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pic18lf57k42 and I2C1

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mbrowning
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2018/10/08 12:02:00 (permalink)
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pic18lf57k42 and I2C1

I have a couple of PIC18LF56K42 designs with working I2C Master code (using only I2C1). I copied this code to a new design using 57K42 and both I2C ports. I duplicated the I2C1 code for I2C2 with appropriate changes for register names and port pins. Initialization, and first states of my I2C write state machine are below.
 
Fosc is 64MHz and the I2C clock comes from T6 with 2MHz rollover giving 400KHz SCL. This has worked fine on the 56K42. On the 57K42, I found that I2C2 didn't receive ACKs. I figured with more endpoints, maybe 2.2K pullups were too big, although the scope didn't show obvious issues and I was somewhat skeptical of this.
 
The BIG problem, however, is that I2C1 fails completely at 400KHz. As soon as I2C1CON0bits.S=1; is executed, the I2C bus spits out continuous clocks with SDA carrying repeated data (maybe address, it's physically hard to probe this design). The TXBE bit never goes high and MMA never goes low after .S=1 so state i2c_wr1 never checks for error or writes data to I2C1TXB. I2C1CNT never counts down from 2.
 
A coworker had some MCC generated code that worked. The only significant difference from my code was running the buses at 100KHz. I changed the I2C clock to 500KHz (for 100KHz SCL) and now both I2C buses work fine.
 
56K42 and 57K42 share a datasheet, but perhaps there's some silicon differences besides RAM and Flash. Anyone else seen oddities in I2C operation on the 57K42? I had zero difficulties with the 56K42. I'm going to try other SCL frequencies, and try to look closer at bus on the scope.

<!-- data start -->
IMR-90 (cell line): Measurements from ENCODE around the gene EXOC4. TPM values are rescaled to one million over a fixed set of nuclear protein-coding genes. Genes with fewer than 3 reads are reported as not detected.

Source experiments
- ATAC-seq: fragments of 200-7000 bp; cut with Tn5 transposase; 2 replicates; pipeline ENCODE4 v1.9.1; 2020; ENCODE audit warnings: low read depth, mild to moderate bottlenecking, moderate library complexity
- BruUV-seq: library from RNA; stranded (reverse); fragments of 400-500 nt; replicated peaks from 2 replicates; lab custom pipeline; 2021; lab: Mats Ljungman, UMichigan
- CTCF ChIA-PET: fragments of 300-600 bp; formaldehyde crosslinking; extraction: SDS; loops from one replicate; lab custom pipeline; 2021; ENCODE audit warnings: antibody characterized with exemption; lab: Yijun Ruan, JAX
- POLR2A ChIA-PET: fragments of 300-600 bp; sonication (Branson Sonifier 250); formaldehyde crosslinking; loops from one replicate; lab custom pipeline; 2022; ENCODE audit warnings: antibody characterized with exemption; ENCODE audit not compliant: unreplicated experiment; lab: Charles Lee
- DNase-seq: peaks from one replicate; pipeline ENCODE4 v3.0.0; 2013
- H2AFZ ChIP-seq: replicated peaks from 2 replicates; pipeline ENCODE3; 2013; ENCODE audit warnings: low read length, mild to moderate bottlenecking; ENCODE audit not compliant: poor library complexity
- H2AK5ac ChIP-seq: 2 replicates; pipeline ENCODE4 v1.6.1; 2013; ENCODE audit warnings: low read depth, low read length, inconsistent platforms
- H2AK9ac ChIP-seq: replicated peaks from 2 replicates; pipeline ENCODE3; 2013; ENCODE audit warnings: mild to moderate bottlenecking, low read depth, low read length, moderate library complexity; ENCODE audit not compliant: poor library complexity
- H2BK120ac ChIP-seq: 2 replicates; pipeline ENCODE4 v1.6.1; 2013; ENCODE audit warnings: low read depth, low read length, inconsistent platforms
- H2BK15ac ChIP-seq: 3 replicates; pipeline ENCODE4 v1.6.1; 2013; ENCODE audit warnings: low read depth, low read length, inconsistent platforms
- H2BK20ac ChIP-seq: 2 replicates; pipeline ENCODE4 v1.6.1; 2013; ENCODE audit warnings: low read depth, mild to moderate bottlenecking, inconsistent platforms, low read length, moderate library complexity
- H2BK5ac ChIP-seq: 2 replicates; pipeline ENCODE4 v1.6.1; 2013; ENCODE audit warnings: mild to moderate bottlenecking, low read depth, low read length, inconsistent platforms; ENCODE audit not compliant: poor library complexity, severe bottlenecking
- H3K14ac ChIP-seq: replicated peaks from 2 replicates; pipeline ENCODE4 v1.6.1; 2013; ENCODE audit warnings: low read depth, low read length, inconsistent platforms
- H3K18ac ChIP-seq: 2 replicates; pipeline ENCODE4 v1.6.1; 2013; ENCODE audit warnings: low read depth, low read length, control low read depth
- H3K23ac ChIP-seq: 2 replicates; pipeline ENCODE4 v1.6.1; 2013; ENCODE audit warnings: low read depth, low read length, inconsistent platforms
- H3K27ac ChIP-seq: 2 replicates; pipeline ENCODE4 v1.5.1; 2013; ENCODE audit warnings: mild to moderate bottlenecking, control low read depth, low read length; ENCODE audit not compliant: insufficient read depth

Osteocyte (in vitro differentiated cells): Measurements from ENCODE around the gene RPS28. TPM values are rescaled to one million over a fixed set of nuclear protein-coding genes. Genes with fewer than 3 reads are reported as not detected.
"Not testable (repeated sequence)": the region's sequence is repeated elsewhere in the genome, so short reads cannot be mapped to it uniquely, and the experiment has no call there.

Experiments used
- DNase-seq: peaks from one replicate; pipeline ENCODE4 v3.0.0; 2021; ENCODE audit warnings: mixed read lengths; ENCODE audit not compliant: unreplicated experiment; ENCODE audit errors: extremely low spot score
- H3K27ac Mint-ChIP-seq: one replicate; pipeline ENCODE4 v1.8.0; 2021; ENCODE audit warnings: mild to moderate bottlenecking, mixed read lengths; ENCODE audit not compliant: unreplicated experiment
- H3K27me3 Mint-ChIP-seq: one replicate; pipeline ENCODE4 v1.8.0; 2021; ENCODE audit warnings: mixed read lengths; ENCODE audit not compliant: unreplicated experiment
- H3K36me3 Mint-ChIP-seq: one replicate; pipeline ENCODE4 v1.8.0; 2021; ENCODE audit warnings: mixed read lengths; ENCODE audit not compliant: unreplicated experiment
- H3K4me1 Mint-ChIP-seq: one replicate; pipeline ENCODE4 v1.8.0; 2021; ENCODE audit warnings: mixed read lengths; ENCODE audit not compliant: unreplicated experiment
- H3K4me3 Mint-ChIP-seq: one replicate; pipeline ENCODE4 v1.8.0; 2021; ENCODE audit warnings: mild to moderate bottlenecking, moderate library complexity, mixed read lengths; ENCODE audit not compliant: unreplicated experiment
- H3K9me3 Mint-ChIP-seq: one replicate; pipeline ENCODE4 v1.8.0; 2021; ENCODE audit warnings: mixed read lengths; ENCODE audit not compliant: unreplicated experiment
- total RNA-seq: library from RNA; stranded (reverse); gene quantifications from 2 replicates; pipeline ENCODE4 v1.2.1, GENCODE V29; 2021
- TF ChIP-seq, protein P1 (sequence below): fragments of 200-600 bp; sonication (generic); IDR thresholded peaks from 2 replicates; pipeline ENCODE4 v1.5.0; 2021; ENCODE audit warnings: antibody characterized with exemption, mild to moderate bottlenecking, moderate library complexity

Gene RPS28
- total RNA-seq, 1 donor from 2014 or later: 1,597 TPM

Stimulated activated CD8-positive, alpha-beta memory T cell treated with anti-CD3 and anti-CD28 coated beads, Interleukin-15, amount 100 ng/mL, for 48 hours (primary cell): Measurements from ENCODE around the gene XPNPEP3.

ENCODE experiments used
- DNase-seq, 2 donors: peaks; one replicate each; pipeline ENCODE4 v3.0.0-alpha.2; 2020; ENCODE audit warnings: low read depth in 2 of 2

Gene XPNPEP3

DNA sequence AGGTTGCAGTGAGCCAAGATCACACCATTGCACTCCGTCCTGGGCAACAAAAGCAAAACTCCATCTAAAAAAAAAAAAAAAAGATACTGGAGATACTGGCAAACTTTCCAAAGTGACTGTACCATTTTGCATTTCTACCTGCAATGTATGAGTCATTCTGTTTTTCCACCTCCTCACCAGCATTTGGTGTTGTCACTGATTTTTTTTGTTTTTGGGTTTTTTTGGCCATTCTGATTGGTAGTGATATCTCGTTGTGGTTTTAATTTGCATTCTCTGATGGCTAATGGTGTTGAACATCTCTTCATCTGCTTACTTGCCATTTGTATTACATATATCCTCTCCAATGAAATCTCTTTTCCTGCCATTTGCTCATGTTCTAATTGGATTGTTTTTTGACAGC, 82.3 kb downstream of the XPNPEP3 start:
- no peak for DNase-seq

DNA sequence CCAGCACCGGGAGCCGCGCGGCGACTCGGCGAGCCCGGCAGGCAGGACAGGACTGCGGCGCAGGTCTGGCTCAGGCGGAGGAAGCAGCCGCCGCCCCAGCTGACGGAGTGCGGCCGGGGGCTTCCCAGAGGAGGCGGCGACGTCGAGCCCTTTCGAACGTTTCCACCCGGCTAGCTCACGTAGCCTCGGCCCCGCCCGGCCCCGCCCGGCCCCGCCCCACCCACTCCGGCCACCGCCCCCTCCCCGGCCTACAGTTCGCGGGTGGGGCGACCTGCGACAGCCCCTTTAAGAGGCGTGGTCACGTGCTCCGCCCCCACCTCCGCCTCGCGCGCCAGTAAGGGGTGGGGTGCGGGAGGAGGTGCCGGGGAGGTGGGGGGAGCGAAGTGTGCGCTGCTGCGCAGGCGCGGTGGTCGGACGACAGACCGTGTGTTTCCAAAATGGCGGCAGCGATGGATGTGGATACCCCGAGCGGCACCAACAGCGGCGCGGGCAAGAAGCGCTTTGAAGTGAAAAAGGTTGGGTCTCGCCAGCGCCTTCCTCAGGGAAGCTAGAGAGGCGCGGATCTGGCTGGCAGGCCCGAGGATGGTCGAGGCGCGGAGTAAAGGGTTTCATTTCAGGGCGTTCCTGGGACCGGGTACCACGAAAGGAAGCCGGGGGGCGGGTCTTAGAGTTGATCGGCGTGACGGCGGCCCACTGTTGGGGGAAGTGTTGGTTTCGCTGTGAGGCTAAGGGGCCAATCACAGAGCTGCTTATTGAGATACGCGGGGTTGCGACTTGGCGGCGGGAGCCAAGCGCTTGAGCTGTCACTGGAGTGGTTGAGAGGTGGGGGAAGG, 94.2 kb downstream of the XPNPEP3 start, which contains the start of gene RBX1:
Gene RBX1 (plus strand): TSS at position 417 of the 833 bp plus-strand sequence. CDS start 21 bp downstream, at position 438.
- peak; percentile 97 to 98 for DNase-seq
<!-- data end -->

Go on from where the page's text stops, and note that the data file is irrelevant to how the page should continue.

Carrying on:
void init_i2c (void) {
    T6CLK    = 0x01;        // CLK = Fosc/4 (16MHz)
    T6PR     = 7;        // output = 16MHz / (7+1) = 2MHz
    T6HLT    = 0x00;        // pre not sync, rising edge, clk not sync, SW ctrl
    T6CON    = 0x80;        // T6 on, pre 1:1, post 1:1

    I2C1CON0 = 0x04;        // mode 7 bit master
    I2C1CON1 = 0x80;        // ACKCNT=1(nack), ACKDT=0(ack), sck stretch allow
    I2C1CON2 = 0x00;        // ACNT=0 GCEN=0 FME=0 ADB=0 SDAHT 300n, BFRET=0
    I2C1CLK  = 0x08;        // CLK TMR6 post-scaled output (2MHz)
    I2C1CON0 = 0x84;        // I2C Enbld, mode 7 bit master
    I2C1PIR  = 0;        // Clear all the error flags
    I2C1ERR  = 0;

    I2C2CON0 = 0x04;        // mode 7 bit master
    I2C2CON1 = 0x80;        // ACKCNT=1(nack), ACKDT=0(ack), sck stretch allow
    I2C2CON2 = 0x00;        // ACNT=0 GCEN=0 FME=0 ADB=0 SDAHT 300n, BFRET=0
    I2C2CLK  = 0x08;        // CLK TMR6 post-scaled output (2MHz)
    I2C2CON0 = 0x84;        // I2C Enbld, mode 7 bit master
    I2C2PIR  = 0;        // Clear all the error flags
    I2C2ERR  = 0;
}

 
    case i2c_wstart:
        if (I2C1STAT0bits.MMA == 0) {    // if I2C not busy
            I2C1ADB1    = i2c1addr;        // write operation
            I2C1CNT        = 2;            // eeadr (0) + ptr (1) + data (1)
            I2C1CON0bits.S    = 1;        // start the transfer
            PC1IF        = 0;
            I2C1TXB        = i2c1_reg;        // register ptr
            i2c1fault    = 0;
            i2c1_st        = i2c_wr1;
        }
        break;
    case i2c_wr1:
        if (I2C1STAT1bits.TXBE) {
            if (I2C1CON1bits.ACKSTAT == 1) {    // no ack received
                I2C1CNT        = 0;
                I2C1STAT1bits.CLRBF    = 1;        // clear buffer since no ack
                i2c1fault    = 1;
                i2c1_st        = i2c_error;    
            } else {
                I2C1TXB        = i2c1_wval;
                i2c1_st        = i2c_wr2;
            }
        }


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#1